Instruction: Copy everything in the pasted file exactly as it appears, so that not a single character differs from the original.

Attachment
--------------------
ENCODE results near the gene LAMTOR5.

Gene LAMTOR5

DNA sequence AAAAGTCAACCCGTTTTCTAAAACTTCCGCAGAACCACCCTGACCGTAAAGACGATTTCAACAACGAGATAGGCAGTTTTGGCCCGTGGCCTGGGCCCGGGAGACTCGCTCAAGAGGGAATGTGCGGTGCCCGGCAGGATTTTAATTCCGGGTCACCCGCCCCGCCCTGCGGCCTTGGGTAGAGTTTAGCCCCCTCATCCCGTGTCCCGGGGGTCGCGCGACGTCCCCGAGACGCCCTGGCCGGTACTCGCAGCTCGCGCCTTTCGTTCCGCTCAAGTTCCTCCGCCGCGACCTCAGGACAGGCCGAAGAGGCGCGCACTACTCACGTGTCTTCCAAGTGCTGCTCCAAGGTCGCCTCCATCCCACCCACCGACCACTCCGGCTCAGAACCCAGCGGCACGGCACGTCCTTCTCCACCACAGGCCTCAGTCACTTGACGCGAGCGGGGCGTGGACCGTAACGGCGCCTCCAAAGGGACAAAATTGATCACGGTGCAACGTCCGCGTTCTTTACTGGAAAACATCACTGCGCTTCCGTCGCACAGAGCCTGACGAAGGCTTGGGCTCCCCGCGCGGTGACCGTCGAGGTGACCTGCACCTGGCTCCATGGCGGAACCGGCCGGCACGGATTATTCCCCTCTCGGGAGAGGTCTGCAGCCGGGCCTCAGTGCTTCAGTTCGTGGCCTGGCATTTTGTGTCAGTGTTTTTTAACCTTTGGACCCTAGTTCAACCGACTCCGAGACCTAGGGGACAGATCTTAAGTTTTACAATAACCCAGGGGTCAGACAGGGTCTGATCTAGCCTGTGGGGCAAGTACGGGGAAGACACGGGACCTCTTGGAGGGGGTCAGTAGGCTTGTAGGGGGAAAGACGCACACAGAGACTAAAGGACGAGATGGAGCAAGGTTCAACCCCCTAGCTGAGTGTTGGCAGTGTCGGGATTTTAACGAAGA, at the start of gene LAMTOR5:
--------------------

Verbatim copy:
ENCODE results near the gene LAMTOR5.

Gene LAMTOR5

DNA sequence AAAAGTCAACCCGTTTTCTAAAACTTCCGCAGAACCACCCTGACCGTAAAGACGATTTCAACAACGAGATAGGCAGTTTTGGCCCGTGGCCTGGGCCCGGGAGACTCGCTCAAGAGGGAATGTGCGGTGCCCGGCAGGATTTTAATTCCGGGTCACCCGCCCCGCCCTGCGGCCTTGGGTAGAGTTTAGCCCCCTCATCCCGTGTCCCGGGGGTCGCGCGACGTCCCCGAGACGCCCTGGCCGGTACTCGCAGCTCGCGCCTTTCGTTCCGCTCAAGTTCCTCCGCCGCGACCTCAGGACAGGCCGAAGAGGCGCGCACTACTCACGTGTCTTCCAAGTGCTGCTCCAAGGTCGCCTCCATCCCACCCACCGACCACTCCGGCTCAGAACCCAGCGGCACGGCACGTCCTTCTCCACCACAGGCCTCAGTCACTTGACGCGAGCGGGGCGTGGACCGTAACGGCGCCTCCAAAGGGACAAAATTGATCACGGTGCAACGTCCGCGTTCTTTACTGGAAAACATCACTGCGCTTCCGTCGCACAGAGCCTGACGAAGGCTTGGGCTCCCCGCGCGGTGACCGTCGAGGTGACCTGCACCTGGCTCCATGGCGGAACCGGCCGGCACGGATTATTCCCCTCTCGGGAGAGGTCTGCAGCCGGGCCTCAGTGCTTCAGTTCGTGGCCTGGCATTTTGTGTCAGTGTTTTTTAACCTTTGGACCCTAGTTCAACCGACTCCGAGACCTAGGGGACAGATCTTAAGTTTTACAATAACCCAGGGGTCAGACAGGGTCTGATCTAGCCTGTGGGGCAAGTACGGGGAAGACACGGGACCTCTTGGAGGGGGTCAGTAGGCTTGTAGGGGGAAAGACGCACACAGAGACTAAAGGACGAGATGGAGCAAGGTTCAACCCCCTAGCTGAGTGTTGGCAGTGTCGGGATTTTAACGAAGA, at the start of gene LAMTOR5: